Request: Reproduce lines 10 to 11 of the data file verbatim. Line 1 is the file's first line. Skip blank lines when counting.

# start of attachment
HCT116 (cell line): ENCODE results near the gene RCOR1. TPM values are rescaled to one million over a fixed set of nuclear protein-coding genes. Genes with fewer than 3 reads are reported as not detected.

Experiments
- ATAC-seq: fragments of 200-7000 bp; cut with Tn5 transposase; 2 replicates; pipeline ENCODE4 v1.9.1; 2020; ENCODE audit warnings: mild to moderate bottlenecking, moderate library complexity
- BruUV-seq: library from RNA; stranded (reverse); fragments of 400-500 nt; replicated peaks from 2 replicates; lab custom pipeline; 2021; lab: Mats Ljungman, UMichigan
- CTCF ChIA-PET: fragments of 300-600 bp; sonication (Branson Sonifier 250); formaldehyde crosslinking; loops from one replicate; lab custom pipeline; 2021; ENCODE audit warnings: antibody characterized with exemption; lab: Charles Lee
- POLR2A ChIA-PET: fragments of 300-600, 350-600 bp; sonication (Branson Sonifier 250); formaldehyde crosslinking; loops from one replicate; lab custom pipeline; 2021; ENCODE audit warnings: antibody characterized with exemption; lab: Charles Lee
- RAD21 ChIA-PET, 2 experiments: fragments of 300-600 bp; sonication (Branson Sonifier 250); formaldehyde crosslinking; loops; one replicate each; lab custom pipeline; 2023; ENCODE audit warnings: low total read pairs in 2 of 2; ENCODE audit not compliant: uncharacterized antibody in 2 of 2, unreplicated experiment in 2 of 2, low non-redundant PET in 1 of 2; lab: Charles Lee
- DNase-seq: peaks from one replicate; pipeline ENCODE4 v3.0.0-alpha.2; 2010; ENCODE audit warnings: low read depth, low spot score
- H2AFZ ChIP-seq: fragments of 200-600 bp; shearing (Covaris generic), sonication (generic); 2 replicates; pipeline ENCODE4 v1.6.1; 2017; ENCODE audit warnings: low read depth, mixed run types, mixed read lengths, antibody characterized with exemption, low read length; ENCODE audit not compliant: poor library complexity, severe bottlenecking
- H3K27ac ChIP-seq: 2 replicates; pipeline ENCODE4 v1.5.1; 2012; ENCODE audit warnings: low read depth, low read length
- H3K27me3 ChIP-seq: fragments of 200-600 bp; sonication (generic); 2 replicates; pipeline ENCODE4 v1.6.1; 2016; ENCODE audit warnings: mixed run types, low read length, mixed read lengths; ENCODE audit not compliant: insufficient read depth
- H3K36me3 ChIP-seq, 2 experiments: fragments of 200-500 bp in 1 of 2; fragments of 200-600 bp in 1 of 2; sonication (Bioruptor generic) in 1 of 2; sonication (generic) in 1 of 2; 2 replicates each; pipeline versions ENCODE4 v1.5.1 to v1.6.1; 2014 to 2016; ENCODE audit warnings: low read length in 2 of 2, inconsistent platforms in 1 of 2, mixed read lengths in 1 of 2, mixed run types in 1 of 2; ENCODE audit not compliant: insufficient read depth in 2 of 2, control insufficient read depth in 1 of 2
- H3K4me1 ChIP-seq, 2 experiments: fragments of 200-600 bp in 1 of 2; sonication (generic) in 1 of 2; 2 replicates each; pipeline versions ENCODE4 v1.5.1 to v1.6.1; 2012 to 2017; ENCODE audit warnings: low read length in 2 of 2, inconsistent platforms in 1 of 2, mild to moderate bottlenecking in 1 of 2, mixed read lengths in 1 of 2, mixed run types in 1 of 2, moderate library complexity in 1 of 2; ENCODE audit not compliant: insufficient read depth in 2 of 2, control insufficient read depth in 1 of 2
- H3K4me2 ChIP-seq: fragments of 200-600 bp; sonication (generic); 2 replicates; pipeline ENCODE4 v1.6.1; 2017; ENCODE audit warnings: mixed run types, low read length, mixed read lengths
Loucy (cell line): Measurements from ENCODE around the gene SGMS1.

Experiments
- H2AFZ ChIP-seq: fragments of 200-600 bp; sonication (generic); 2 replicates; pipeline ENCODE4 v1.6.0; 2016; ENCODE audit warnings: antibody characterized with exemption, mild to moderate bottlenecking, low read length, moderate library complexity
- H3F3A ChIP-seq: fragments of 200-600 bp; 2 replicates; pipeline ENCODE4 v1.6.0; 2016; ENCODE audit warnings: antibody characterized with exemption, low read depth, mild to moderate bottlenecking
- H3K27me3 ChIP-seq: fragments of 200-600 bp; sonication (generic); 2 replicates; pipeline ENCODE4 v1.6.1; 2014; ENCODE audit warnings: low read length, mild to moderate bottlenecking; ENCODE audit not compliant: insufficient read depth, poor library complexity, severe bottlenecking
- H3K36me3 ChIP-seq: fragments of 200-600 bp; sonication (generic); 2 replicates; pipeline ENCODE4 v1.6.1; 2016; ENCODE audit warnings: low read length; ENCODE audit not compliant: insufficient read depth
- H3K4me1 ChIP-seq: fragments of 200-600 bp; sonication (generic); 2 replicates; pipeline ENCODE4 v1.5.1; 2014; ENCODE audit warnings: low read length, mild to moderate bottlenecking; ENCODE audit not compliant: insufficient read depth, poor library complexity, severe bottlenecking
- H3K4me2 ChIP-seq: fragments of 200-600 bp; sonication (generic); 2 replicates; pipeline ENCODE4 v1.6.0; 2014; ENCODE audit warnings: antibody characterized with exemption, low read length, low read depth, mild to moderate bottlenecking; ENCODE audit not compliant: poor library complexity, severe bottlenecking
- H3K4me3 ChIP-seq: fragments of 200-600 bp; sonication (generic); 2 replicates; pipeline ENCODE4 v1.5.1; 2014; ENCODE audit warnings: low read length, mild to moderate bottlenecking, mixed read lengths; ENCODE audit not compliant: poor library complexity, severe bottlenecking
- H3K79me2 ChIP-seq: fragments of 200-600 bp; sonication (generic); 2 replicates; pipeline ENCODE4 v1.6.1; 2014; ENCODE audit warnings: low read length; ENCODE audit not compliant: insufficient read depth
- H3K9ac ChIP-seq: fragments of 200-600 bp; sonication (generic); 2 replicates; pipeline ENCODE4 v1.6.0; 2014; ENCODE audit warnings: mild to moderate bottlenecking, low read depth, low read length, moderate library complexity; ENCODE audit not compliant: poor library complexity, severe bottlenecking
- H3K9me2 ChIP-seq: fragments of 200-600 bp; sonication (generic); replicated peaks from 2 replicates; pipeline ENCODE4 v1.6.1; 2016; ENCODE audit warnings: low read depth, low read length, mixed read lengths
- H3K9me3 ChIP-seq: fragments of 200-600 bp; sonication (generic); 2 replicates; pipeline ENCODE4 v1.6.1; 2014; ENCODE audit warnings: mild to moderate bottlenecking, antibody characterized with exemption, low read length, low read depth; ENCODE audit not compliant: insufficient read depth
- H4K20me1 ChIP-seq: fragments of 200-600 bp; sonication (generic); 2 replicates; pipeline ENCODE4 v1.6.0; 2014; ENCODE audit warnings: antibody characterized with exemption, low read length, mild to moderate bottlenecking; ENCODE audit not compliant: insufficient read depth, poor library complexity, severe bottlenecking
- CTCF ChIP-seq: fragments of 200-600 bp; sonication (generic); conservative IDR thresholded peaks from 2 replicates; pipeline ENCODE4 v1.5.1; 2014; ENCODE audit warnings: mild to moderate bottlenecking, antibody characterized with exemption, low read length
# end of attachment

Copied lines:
- H3K27ac ChIP-seq: 2 replicates; pipeline ENCODE4 v1.5.1; 2012; ENCODE audit warnings: low read depth, low read length
- H3K27me3 ChIP-seq: fragments of 200-600 bp; sonication (generic); 2 replicates; pipeline ENCODE4 v1.6.1; 2016; ENCODE audit warnings: mixed run types, low read length, mixed read lengths; ENCODE audit not compliant: insufficient read depth